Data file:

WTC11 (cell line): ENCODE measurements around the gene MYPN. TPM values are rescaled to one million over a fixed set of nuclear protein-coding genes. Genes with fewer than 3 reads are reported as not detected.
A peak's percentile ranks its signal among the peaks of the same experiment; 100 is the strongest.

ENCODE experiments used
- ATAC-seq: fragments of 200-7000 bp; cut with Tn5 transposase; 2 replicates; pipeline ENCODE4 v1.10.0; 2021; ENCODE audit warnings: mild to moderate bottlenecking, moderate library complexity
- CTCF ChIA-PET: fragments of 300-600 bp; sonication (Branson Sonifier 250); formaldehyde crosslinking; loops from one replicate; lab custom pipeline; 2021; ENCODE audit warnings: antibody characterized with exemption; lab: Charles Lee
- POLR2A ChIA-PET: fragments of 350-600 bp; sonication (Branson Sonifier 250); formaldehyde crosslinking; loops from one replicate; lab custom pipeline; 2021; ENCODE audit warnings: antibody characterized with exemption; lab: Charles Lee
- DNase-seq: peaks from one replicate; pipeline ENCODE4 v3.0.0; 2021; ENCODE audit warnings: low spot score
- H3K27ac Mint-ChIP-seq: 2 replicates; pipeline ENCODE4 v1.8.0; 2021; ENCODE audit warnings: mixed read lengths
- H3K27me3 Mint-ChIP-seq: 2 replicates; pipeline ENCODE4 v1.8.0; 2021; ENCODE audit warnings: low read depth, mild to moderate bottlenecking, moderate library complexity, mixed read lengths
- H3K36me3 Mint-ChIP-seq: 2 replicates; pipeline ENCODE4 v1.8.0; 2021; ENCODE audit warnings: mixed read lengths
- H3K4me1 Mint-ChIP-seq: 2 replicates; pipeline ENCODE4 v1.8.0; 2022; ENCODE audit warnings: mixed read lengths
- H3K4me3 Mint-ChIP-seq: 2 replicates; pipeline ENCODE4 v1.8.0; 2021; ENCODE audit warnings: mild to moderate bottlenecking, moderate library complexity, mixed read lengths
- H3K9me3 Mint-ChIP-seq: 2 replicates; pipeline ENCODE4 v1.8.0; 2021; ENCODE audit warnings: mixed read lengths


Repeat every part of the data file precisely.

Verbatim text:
WTC11 (cell line): ENCODE measurements around the gene MYPN. TPM values are rescaled to one million over a fixed set of nuclear protein-coding genes. Genes with fewer than 3 reads are reported as not detected.
A peak's percentile ranks its signal among the peaks of the same experiment; 100 is the strongest.

ENCODE experiments used
- ATAC-seq: fragments of 200-7000 bp; cut with Tn5 transposase; 2 replicates; pipeline ENCODE4 v1.10.0; 2021; ENCODE audit warnings: mild to moderate bottlenecking, moderate library complexity
- CTCF ChIA-PET: fragments of 300-600 bp; sonication (Branson Sonifier 250); formaldehyde crosslinking; loops from one replicate; lab custom pipeline; 2021; ENCODE audit warnings: antibody characterized with exemption; lab: Charles Lee
- POLR2A ChIA-PET: fragments of 350-600 bp; sonication (Branson Sonifier 250); formaldehyde crosslinking; loops from one replicate; lab custom pipeline; 2021; ENCODE audit warnings: antibody characterized with exemption; lab: Charles Lee
- DNase-seq: peaks from one replicate; pipeline ENCODE4 v3.0.0; 2021; ENCODE audit warnings: low spot score
- H3K27ac Mint-ChIP-seq: 2 replicates; pipeline ENCODE4 v1.8.0; 2021; ENCODE audit warnings: mixed read lengths
- H3K27me3 Mint-ChIP-seq: 2 replicates; pipeline ENCODE4 v1.8.0; 2021; ENCODE audit warnings: low read depth, mild to moderate bottlenecking, moderate library complexity, mixed read lengths
- H3K36me3 Mint-ChIP-seq: 2 replicates; pipeline ENCODE4 v1.8.0; 2021; ENCODE audit warnings: mixed read lengths
- H3K4me1 Mint-ChIP-seq: 2 replicates; pipeline ENCODE4 v1.8.0; 2022; ENCODE audit warnings: mixed read lengths
- H3K4me3 Mint-ChIP-seq: 2 replicates; pipeline ENCODE4 v1.8.0; 2021; ENCODE audit warnings: mild to moderate bottlenecking, moderate library complexity, mixed read lengths
- H3K9me3 Mint-ChIP-seq: 2 replicates; pipeline ENCODE4 v1.8.0; 2021; ENCODE audit warnings: mixed read lengths